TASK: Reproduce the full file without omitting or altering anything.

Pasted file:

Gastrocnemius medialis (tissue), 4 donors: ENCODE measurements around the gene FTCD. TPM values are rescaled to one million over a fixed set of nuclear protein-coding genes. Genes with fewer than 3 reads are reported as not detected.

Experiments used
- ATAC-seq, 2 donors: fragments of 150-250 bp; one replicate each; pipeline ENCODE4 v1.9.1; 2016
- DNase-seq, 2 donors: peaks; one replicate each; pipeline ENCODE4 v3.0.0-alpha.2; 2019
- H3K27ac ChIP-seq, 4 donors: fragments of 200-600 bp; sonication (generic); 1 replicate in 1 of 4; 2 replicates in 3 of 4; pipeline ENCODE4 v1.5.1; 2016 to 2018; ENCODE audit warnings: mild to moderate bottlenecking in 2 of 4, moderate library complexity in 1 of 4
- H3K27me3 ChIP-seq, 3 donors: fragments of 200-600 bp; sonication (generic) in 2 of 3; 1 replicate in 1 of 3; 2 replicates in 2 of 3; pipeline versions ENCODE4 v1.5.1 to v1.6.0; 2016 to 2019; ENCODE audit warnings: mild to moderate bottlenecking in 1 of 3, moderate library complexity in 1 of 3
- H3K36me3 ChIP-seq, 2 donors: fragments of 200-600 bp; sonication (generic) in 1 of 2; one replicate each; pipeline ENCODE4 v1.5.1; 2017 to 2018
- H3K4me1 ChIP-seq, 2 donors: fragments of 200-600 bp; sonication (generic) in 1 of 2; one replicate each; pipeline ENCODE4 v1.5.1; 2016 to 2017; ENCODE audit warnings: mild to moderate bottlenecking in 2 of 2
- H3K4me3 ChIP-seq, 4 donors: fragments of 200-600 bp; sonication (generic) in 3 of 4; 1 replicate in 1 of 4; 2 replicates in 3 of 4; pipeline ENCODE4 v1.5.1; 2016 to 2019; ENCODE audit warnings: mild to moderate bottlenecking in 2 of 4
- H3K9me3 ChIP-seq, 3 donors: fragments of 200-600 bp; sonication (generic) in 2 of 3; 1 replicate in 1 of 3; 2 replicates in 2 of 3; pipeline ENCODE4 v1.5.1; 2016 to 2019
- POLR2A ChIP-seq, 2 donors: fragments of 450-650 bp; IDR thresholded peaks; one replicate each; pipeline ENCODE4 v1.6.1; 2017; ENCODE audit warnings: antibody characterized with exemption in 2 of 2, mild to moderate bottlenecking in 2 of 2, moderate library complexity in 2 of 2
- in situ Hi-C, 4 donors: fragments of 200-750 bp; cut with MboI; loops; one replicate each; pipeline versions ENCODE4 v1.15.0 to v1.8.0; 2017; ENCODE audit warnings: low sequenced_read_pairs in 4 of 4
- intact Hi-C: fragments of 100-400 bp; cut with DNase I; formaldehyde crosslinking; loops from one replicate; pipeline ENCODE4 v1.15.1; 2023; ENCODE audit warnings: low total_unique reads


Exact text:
Gastrocnemius medialis (tissue), 4 donors: ENCODE measurements around the gene FTCD. TPM values are rescaled to one million over a fixed set of nuclear protein-coding genes. Genes with fewer than 3 reads are reported as not detected.

Experiments used
- ATAC-seq, 2 donors: fragments of 150-250 bp; one replicate each; pipeline ENCODE4 v1.9.1; 2016
- DNase-seq, 2 donors: peaks; one replicate each; pipeline ENCODE4 v3.0.0-alpha.2; 2019
- H3K27ac ChIP-seq, 4 donors: fragments of 200-600 bp; sonication (generic); 1 replicate in 1 of 4; 2 replicates in 3 of 4; pipeline ENCODE4 v1.5.1; 2016 to 2018; ENCODE audit warnings: mild to moderate bottlenecking in 2 of 4, moderate library complexity in 1 of 4
- H3K27me3 ChIP-seq, 3 donors: fragments of 200-600 bp; sonication (generic) in 2 of 3; 1 replicate in 1 of 3; 2 replicates in 2 of 3; pipeline versions ENCODE4 v1.5.1 to v1.6.0; 2016 to 2019; ENCODE audit warnings: mild to moderate bottlenecking in 1 of 3, moderate library complexity in 1 of 3
- H3K36me3 ChIP-seq, 2 donors: fragments of 200-600 bp; sonication (generic) in 1 of 2; one replicate each; pipeline ENCODE4 v1.5.1; 2017 to 2018
- H3K4me1 ChIP-seq, 2 donors: fragments of 200-600 bp; sonication (generic) in 1 of 2; one replicate each; pipeline ENCODE4 v1.5.1; 2016 to 2017; ENCODE audit warnings: mild to moderate bottlenecking in 2 of 2
- H3K4me3 ChIP-seq, 4 donors: fragments of 200-600 bp; sonication (generic) in 3 of 4; 1 replicate in 1 of 4; 2 replicates in 3 of 4; pipeline ENCODE4 v1.5.1; 2016 to 2019; ENCODE audit warnings: mild to moderate bottlenecking in 2 of 4
- H3K9me3 ChIP-seq, 3 donors: fragments of 200-600 bp; sonication (generic) in 2 of 3; 1 replicate in 1 of 3; 2 replicates in 2 of 3; pipeline ENCODE4 v1.5.1; 2016 to 2019
- POLR2A ChIP-seq, 2 donors: fragments of 450-650 bp; IDR thresholded peaks; one replicate each; pipeline ENCODE4 v1.6.1; 2017; ENCODE audit warnings: antibody characterized with exemption in 2 of 2, mild to moderate bottlenecking in 2 of 2, moderate library complexity in 2 of 2
- in situ Hi-C, 4 donors: fragments of 200-750 bp; cut with MboI; loops; one replicate each; pipeline versions ENCODE4 v1.15.0 to v1.8.0; 2017; ENCODE audit warnings: low sequenced_read_pairs in 4 of 4
- intact Hi-C: fragments of 100-400 bp; cut with DNase I; formaldehyde crosslinking; loops from one replicate; pipeline ENCODE4 v1.15.1; 2023; ENCODE audit warnings: low total_unique reads